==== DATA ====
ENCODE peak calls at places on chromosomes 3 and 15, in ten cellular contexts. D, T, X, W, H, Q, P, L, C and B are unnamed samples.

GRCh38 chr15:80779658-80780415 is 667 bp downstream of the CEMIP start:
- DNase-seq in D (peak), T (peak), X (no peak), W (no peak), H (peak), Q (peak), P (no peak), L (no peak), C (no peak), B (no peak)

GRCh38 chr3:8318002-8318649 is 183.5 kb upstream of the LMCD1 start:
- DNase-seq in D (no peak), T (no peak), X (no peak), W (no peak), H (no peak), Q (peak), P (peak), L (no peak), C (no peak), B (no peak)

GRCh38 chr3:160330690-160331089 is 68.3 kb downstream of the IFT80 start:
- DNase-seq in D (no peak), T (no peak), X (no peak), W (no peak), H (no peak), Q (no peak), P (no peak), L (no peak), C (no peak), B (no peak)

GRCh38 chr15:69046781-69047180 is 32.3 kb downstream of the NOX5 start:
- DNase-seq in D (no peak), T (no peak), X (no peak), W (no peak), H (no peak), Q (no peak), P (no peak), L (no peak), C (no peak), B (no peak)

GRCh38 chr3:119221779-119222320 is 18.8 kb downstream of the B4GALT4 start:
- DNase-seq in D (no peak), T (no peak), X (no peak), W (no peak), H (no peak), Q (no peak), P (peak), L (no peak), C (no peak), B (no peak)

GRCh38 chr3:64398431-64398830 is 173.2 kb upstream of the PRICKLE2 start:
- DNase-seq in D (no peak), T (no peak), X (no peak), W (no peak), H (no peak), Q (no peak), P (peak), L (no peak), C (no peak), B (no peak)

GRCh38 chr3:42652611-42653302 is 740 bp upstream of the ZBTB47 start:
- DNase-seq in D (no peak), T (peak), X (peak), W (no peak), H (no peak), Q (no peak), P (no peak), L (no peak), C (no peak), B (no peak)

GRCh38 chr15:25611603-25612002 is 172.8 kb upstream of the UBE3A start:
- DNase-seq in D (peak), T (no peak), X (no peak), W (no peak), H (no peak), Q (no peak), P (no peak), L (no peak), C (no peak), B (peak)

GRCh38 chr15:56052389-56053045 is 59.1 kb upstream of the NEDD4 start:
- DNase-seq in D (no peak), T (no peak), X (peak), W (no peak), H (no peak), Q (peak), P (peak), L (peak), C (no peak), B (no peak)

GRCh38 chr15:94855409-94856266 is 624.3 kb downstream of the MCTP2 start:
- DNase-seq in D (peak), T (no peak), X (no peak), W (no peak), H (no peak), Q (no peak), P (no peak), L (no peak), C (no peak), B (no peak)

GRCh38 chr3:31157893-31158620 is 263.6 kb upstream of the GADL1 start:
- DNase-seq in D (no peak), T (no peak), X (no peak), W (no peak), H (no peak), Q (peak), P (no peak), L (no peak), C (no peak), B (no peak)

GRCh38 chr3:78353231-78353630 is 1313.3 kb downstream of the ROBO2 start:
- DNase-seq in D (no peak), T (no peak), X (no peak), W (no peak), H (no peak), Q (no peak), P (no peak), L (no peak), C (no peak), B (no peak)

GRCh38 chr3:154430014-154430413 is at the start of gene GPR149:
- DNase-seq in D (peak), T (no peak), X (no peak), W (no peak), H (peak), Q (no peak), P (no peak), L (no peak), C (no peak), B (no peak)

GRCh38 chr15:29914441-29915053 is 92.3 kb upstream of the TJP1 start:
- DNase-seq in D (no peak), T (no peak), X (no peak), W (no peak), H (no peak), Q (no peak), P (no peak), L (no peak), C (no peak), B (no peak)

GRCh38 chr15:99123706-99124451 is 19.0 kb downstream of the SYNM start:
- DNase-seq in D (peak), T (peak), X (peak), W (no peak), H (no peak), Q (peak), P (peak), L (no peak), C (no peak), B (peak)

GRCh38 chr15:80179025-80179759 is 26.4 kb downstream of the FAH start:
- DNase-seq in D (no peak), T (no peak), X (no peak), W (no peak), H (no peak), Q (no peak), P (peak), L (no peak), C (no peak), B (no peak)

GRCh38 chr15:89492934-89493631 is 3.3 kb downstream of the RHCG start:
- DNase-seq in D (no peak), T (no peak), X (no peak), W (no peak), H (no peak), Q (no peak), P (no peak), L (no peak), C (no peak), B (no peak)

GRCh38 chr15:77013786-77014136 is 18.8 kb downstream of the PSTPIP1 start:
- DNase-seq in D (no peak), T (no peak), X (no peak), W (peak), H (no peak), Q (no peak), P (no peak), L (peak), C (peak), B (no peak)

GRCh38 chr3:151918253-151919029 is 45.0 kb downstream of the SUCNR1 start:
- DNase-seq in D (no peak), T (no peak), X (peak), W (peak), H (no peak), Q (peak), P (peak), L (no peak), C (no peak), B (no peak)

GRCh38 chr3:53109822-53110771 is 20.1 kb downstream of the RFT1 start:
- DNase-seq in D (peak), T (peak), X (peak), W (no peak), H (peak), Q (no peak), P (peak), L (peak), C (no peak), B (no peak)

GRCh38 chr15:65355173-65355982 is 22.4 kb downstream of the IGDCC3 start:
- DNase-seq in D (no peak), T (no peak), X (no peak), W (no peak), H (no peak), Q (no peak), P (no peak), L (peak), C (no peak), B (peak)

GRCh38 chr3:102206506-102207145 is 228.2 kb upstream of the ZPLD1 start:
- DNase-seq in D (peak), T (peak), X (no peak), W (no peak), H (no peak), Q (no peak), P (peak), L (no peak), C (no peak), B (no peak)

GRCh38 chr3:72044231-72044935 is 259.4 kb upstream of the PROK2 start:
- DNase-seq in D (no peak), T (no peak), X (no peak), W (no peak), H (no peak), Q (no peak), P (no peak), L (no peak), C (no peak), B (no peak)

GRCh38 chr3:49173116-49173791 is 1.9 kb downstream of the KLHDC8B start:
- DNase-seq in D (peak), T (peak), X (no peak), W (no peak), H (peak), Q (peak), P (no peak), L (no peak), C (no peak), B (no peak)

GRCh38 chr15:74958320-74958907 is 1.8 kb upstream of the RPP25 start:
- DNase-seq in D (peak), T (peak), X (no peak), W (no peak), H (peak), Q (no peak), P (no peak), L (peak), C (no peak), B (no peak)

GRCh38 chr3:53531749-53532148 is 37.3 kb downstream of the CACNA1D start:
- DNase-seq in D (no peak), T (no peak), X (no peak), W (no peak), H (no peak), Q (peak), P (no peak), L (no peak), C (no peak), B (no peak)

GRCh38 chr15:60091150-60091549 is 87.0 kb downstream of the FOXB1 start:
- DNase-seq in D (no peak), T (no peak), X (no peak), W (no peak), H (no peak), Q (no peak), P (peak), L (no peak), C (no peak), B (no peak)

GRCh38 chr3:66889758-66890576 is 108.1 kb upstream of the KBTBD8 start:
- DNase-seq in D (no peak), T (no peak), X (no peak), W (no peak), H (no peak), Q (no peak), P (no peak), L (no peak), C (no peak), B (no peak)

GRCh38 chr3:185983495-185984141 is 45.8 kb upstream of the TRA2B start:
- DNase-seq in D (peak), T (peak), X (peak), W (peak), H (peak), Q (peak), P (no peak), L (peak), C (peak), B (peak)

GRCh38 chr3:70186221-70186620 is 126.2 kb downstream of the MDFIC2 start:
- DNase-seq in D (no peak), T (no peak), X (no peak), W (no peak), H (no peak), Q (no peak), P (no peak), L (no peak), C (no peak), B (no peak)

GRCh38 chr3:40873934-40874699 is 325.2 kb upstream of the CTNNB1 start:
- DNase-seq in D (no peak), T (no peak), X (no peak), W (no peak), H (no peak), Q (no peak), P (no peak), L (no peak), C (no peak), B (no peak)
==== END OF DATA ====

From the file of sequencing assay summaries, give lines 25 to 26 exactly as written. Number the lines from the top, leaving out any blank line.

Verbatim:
- DNase-seq in D (no peak), T (no peak), X (no peak), W (no peak), H (no peak), Q (no peak), P (no peak), L (no peak), C (no peak), B (no peak)

GRCh38 chr3:154430014-154430413 is at the start of gene GPR149: